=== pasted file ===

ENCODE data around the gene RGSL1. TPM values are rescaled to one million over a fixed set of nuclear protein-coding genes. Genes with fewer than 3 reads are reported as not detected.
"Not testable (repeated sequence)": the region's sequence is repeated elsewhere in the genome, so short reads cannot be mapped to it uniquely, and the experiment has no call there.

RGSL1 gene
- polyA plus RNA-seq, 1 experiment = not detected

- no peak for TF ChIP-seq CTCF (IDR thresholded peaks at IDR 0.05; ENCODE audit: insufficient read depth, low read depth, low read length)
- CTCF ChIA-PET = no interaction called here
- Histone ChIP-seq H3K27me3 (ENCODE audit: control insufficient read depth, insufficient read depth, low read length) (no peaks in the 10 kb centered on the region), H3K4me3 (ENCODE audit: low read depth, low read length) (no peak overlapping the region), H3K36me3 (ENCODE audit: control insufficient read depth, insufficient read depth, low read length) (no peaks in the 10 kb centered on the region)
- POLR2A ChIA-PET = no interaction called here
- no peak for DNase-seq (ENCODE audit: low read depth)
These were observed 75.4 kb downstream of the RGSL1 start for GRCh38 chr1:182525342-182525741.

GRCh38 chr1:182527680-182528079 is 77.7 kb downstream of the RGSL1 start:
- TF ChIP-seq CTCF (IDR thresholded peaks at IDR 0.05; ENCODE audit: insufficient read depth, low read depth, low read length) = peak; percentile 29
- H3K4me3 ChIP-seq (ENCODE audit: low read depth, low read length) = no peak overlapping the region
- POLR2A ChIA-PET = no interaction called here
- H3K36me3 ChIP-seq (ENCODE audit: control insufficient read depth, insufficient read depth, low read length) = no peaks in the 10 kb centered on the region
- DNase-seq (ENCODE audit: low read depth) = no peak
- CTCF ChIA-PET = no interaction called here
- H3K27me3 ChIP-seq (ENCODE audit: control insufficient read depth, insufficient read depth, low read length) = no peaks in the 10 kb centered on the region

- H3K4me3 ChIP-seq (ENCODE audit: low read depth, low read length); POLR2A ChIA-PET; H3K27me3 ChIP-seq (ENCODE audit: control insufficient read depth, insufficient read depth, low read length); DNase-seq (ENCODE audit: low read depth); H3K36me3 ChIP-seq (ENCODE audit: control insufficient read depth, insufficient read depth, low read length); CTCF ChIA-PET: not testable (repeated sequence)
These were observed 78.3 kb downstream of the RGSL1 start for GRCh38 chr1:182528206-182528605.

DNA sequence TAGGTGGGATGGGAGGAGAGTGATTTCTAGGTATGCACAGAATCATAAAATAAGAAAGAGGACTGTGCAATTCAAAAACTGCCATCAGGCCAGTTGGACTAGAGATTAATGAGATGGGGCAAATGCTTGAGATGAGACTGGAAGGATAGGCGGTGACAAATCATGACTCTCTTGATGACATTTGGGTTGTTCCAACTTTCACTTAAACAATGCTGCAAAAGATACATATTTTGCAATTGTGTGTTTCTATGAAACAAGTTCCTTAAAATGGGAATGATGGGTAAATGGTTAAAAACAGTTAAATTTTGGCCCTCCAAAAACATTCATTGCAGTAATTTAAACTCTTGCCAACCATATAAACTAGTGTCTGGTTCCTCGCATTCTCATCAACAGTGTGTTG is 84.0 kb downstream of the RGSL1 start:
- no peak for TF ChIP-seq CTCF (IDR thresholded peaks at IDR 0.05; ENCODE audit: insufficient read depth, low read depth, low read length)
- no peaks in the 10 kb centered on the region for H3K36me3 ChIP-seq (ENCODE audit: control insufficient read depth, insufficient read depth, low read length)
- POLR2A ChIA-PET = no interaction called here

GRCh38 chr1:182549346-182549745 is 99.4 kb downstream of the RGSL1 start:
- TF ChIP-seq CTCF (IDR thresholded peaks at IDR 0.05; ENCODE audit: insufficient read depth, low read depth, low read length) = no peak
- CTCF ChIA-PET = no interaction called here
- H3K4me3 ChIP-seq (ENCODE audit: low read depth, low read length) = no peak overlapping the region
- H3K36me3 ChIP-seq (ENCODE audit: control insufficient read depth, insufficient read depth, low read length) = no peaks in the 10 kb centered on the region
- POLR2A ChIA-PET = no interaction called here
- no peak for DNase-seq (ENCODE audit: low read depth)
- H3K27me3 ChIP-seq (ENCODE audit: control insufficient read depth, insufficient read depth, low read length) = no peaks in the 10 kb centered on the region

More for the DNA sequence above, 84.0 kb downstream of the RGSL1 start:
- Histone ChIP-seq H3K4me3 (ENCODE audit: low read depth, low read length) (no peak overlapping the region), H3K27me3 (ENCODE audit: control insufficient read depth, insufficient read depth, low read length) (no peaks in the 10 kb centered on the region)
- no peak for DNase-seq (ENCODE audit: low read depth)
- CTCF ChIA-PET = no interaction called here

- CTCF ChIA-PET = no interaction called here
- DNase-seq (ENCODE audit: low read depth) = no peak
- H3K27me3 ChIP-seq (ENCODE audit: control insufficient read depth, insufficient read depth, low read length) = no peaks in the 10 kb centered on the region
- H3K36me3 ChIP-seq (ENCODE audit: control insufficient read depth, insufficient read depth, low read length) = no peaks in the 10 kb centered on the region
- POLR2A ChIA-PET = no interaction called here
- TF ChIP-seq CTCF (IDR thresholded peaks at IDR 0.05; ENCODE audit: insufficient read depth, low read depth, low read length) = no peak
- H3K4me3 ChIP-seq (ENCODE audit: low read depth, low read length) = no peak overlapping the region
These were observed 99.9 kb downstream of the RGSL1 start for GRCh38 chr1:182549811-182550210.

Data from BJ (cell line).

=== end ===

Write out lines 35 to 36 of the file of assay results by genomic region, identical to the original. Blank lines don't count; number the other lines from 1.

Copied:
- no peak for DNase-seq (ENCODE audit: low read depth)
- CTCF ChIA-PET = no interaction called here